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Dennis Baron's go-to site for language and technology in the news

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  • Content-free prose: The latest threat to writing or the next big thing?

Comments Jun 25, 2011 11:51 pm

I don't know that this will be the end of writing as we know it--except in the sense that it will expand the scope of purposes we can pursue through what we call writing. Each new thing doesn't displace the whole thing. Let's think of it as a kind of enrichment of the possibilities of writing. The people who do it should also be very good at writing essays to be scored by machines.

Reply to at 11:51 pm Jun 26, 2011 2:00 pm

I'm posting this comment sent in by "name withheld":It just occurred to me that I'm part of this!For a couple of months now, in the total absence of any other work and the pesky insistence of our landlord that we pay our rent, I've been writing some owner reviews' for a consumer website startup (which will remain nameless). I've been instructed just to aggregate other genuine owner reviews from other sites, into more substantial, more readable reviews. The whole thing is just designed to drive up the visitor traffic for this website. I justify this to myself (!) on the basis that ultimately the information is based on real people's experiences, and nobody is paying to access what I write.Meanwhile, however, I've registered for a few freelancing websites where I have seen a lot of recruiting for exactly the kind of really shady work mentioned in your article. I don't go in for any of that stuff myself, thankfully I've been able to exercise some kinds of moral standards, but there is a lot of it out there. I've also managed to steer clear of writing people's undergraduate essays/presentations for them, but there's a whole load of that being recruited for too.Two of my friends are doing these owner reviews too, and one is in the essay mill. Both of them, like me, are looking to work from home due to ill health, while also failing to find any other appropriate work 'in the current climate', argh... hate that phrase.Not really sure where I'm going with any of this... I'm certainly not spoiling for an argument! Your article makes a lot of good points. I'm just musing on a theme, with some personal experience. Another thing: I can say that there certainly are a lot of 'courses' out there, of varying levels of genuineness, teaching how to write for the internet in that way. The high-end, professionalised form of this is 'search engine optimisation', basically writing web copy (and also coding the back end of websites that search engines also sniff around) to maximise the likelihood of your page getting high up the search results. That is a big industry in itself. Here's a great article by one of my favourite satirists on the subject:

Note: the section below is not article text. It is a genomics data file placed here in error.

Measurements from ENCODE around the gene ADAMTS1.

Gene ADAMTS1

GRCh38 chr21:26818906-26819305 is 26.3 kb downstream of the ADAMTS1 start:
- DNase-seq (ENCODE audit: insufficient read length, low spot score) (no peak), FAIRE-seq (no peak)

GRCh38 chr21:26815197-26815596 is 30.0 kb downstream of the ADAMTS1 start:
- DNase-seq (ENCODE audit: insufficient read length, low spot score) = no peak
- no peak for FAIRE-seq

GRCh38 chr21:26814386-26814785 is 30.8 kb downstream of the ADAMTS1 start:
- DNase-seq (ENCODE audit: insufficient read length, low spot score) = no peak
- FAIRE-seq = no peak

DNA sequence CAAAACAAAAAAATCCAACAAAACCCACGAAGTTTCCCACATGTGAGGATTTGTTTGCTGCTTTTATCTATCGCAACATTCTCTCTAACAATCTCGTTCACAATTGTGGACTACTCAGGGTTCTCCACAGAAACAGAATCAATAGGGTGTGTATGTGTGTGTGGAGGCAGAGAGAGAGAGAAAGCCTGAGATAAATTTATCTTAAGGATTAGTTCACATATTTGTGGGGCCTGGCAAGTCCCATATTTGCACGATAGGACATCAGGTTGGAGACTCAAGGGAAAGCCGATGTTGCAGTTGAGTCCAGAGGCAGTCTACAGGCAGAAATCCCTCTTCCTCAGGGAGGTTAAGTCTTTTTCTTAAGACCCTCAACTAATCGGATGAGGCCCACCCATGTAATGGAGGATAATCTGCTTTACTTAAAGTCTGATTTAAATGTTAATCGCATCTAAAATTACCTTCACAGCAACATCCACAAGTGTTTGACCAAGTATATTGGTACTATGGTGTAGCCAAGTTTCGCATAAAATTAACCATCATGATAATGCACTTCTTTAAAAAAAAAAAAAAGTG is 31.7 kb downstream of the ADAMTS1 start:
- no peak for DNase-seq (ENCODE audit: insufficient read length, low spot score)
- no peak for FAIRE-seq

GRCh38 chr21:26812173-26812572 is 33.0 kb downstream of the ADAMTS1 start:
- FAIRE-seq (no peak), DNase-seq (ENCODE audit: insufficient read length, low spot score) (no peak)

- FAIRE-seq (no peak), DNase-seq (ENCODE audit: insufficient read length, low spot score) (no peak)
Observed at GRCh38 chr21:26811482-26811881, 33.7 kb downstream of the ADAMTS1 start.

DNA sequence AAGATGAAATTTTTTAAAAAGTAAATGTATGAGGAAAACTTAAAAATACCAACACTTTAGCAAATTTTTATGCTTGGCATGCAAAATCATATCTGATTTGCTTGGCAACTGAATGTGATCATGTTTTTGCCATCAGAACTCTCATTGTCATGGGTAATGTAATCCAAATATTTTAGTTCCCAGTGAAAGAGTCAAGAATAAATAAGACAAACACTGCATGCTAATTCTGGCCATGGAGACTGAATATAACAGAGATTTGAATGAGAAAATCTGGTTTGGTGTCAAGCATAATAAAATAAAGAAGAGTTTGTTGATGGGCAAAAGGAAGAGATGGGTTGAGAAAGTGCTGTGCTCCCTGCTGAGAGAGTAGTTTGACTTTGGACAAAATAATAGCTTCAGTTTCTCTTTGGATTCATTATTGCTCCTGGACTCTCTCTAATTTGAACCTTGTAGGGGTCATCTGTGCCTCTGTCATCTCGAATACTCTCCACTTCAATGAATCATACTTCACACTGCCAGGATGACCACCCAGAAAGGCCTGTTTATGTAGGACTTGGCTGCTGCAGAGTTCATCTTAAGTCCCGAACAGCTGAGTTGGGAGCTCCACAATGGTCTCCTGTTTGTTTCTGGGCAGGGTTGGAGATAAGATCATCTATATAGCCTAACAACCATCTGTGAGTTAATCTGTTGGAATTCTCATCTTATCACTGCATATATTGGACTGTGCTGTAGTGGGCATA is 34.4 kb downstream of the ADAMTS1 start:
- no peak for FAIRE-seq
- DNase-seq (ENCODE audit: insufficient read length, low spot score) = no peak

Reply to at 2:00 pm Aug 6, 2011 7:14 pm

As someone who tutors and studies the English language, I have noticed a disturbing trend amongst modern writers, whether they're lay or students, and that is plagirism and poor grammar/spelling. This problem has been developing for sometime, and I feel it is a direct reflection of our growing dependence on software to tell us how to spell, how to write, and even how to generate documents without taking the time to actually learn how to do it on our own. I can't begin to tell you how many students have balked at the idea of using a dictionary or thesaurus, even though both are online, because "the computer does it anyway". Not to mention the use of text language, and advertisement spelling such as "lite", "tonite", and others that they are referencing from pop culture in order to build their vocabulary.Therefore, in my mind, this degredation of prose is a symptom, the cause is the increasing reliance upon computers to do our writing, and thinking, for us. If we want people to learn how to spell or write, at a competent level, then we need to curtail the use of software that frees a person from taking the time to figure out if the correct spelling for a phrase is "c u" or "see you", and whether or not they need to use a pronoun, adjective, verb,or adverb in order to properly convey their train of thought.Just my two cents.RJK

Reply to at 7:14 pm